Get yourself into a support group locally or online. You may not think you need it, but you do. Especially as the road becomes bumpier. And it will get bumpier. Get some support in place now, as it will make things easier to deal with later.

You need your friends. Don’t alienate them by thinking you can do this by yourself. Accept their invitations to help. Accept an hour off, washing the dishes, picking up some groceries, dropping the kids off at practice, or cooking your family a meal. Give yourself some slack and let your friends feel needed, because if they are offering to help before you have even asked, they may see your need better than you can.

Try to think ahead. Your loved one’s mental faculties may not be so great anymore. A daily schedule may be useful, with a reminder for doctor’s appointments, visitors, special occasions, etc.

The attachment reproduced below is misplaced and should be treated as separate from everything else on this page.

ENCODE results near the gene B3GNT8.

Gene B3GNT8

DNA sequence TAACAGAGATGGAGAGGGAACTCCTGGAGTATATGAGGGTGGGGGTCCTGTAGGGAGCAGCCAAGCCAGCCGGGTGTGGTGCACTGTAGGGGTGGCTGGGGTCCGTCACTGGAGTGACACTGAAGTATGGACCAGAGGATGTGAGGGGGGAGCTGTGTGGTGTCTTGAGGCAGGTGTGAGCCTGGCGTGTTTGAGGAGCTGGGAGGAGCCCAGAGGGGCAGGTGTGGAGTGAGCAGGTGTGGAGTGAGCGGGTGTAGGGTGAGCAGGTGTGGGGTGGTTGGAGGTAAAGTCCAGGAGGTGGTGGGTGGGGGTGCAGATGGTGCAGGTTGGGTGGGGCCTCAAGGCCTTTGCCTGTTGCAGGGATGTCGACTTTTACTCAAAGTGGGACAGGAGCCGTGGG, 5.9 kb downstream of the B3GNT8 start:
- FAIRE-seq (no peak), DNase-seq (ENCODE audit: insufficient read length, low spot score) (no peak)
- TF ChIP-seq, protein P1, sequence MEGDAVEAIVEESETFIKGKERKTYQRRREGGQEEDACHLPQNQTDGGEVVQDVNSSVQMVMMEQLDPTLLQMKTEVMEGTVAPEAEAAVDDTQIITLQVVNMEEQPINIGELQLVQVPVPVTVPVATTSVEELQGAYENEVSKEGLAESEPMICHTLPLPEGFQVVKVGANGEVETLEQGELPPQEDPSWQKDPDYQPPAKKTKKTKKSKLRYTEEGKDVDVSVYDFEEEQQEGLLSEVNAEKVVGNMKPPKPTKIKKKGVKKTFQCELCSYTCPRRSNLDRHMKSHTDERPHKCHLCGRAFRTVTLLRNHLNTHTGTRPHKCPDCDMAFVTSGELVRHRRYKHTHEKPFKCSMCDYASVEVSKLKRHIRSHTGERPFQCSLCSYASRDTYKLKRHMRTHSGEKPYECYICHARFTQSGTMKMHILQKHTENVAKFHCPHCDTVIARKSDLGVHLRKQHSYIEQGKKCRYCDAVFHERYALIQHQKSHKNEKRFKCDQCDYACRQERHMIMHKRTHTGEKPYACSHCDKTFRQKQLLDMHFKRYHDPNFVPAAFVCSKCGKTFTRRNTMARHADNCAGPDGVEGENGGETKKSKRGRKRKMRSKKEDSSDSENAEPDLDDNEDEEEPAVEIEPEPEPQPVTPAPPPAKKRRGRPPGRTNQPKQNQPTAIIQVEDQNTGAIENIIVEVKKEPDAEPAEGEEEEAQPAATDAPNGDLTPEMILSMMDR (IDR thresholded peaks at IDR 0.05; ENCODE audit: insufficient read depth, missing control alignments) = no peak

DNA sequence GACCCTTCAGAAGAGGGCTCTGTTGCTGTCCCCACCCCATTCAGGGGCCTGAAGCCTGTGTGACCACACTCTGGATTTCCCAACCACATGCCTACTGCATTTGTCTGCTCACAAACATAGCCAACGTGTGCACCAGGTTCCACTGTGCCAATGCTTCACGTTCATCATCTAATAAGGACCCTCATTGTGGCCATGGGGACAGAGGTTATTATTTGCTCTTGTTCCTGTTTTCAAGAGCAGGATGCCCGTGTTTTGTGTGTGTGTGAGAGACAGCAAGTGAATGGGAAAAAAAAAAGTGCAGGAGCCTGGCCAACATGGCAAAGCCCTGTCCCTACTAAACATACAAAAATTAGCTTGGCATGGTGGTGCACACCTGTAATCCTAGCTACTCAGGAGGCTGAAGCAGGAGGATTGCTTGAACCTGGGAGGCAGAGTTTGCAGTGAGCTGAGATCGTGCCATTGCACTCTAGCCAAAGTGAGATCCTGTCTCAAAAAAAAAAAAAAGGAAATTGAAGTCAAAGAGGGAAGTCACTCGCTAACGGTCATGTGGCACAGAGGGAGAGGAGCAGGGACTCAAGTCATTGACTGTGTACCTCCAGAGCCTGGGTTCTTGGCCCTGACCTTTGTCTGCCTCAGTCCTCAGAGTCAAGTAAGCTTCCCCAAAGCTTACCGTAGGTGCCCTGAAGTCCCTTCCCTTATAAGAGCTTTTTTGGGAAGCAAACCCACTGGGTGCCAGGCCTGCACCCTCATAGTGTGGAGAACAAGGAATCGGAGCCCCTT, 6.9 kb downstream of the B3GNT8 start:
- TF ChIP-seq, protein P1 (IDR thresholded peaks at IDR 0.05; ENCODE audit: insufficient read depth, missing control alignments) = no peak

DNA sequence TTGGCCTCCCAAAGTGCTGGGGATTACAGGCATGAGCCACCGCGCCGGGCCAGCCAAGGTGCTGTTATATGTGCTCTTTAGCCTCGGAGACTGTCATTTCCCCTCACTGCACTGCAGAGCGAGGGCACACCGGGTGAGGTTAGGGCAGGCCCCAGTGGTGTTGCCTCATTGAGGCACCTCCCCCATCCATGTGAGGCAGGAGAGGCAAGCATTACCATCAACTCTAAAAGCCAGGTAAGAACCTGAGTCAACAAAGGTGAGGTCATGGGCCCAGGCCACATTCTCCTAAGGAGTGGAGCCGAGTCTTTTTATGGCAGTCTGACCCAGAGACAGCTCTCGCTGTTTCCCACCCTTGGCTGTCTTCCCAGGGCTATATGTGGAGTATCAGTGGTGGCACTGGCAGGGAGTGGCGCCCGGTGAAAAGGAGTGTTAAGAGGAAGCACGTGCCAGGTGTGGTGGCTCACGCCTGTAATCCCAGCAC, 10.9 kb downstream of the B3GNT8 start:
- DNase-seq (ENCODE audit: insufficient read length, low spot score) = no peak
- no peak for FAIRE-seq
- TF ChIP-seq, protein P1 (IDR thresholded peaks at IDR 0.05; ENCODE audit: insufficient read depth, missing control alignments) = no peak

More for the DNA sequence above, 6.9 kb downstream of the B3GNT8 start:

Don’t beat yourself up. There will be good days and bad days. You may have more bad days now due to your new, unwanted role. And because this admittedly is an unwanted role, you feel like your life has been swallowed up along with the one you’re caring for.

You have thoughts of packing it in. Giving up. Throwing in the towel. Walking away and leaving the patient to fend for himself or herself. You’re tired, weary, spent, worn out. You want it to end and you feel guilty for thinking and feeling the way you do. And it’s OK. It’s normal. You’re caring for the one you’re grieving, while at the same time grieving what you’ve both lost already and what you could very well lose still. It’s OK to be frustrated, to go outside for a reprieve and scream. It’s OK to let the tears flow. Just remember: The one you love is in this fight with you, not against you. They just aren’t able to fight as they once did. Try to remember them as they were 10, 15, or 20 years ago when you laughed together and lived life together.